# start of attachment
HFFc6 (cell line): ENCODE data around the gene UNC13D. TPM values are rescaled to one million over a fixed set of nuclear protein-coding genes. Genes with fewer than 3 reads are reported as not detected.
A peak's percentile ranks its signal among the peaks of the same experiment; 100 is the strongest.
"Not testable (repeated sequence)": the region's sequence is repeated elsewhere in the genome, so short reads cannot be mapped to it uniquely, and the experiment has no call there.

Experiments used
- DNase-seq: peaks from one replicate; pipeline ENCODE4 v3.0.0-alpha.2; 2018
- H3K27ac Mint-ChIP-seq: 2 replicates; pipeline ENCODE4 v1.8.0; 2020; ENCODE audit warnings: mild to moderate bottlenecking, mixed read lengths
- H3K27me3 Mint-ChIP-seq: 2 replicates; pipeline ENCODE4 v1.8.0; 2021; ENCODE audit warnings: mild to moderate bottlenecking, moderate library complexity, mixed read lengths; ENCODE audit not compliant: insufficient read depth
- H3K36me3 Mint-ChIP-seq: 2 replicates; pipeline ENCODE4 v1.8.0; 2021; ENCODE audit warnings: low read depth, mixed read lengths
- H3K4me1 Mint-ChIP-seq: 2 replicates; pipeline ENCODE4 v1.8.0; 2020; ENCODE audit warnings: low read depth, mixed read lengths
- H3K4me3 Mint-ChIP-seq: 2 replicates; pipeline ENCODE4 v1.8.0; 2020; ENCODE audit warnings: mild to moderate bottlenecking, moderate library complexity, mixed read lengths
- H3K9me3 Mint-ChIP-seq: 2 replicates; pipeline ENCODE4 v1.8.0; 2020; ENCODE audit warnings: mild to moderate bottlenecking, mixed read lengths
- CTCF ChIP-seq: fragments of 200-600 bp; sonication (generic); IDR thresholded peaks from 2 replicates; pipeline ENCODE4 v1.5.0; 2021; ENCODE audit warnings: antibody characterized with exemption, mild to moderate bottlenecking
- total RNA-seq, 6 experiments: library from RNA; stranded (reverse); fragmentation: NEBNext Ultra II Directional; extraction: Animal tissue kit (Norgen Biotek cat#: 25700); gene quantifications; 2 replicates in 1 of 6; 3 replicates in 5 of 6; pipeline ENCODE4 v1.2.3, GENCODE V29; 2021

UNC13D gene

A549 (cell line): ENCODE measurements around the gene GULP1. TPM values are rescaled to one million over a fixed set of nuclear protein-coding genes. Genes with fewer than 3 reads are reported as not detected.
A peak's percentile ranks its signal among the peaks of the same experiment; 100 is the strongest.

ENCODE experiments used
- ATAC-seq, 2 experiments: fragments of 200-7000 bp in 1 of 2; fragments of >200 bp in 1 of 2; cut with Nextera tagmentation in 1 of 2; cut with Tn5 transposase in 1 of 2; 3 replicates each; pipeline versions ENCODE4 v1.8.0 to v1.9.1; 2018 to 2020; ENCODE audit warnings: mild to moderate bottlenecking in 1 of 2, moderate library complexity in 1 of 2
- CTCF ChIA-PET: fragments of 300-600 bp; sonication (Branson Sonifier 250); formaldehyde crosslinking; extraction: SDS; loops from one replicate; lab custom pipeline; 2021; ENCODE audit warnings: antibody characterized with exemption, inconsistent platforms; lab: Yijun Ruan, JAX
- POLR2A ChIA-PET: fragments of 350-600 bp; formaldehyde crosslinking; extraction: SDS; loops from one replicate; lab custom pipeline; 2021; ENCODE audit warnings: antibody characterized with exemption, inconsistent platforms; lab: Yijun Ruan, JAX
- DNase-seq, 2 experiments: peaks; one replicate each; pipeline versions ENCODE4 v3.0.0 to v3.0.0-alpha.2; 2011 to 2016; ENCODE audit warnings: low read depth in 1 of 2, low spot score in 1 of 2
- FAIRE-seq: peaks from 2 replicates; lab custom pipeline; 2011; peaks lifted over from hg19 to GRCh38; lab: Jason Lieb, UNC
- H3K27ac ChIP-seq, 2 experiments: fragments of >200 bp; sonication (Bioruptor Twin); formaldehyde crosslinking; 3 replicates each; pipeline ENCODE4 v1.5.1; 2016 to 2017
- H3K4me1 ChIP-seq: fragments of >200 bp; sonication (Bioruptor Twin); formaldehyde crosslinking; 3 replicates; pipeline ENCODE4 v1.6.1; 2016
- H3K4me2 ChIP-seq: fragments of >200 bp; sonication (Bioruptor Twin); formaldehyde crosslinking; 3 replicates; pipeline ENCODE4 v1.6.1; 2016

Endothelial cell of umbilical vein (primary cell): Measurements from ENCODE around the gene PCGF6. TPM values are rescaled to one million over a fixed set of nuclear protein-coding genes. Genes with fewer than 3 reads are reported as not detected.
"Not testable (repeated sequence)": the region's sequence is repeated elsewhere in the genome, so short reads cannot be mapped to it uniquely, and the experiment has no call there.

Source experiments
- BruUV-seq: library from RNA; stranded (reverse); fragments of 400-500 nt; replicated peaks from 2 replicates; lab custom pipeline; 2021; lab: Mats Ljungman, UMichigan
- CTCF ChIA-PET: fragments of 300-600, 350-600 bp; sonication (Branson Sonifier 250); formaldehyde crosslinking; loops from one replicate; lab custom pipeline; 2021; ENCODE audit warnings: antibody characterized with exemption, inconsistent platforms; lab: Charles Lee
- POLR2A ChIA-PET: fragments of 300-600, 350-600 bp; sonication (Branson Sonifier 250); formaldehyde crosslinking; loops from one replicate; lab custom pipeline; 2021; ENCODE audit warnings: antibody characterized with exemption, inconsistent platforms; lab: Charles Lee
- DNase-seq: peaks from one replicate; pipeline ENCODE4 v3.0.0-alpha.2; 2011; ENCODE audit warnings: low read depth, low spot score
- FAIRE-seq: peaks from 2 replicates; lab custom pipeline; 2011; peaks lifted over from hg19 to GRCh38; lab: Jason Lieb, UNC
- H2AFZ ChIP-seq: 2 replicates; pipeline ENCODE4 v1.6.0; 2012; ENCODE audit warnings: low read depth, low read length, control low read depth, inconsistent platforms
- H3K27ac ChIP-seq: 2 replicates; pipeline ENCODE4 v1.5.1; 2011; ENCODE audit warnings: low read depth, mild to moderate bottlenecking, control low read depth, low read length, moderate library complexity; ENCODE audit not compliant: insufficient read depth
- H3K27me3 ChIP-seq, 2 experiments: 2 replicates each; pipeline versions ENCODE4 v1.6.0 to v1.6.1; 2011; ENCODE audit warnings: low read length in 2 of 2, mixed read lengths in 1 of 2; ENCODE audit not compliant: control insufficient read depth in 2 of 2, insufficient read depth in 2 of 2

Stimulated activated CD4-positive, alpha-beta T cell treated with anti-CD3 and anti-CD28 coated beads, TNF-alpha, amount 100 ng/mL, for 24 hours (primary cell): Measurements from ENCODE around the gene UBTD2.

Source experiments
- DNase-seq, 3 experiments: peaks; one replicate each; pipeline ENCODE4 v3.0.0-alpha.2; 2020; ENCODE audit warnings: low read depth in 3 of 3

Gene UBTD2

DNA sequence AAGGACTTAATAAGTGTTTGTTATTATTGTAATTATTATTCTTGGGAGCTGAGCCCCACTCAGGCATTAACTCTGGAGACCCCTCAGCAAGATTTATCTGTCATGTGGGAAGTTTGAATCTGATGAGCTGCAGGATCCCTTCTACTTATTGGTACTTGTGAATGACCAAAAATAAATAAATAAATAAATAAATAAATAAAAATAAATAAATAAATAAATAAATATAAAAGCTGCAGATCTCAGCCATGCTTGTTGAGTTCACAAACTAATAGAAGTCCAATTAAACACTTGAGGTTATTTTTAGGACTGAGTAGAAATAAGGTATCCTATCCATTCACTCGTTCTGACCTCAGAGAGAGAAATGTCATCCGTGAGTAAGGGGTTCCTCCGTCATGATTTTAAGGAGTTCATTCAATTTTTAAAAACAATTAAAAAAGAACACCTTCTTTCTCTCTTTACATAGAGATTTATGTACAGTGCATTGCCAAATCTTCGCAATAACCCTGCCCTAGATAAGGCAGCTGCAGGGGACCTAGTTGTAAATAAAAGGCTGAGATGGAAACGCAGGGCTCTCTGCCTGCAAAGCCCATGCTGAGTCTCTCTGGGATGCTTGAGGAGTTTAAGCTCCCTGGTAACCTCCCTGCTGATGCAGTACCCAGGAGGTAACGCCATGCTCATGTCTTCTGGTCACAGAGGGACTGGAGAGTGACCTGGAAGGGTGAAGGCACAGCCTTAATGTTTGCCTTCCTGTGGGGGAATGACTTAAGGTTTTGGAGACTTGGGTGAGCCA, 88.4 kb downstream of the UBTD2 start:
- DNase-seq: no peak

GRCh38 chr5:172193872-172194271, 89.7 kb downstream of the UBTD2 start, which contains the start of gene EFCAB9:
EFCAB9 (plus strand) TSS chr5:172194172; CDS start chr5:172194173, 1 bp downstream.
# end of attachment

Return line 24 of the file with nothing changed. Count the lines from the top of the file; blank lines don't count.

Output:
- H3K4me1 ChIP-seq: fragments of >200 bp; sonication (Bioruptor Twin); formaldehyde crosslinking; 3 replicates; pipeline ENCODE4 v1.6.1; 2016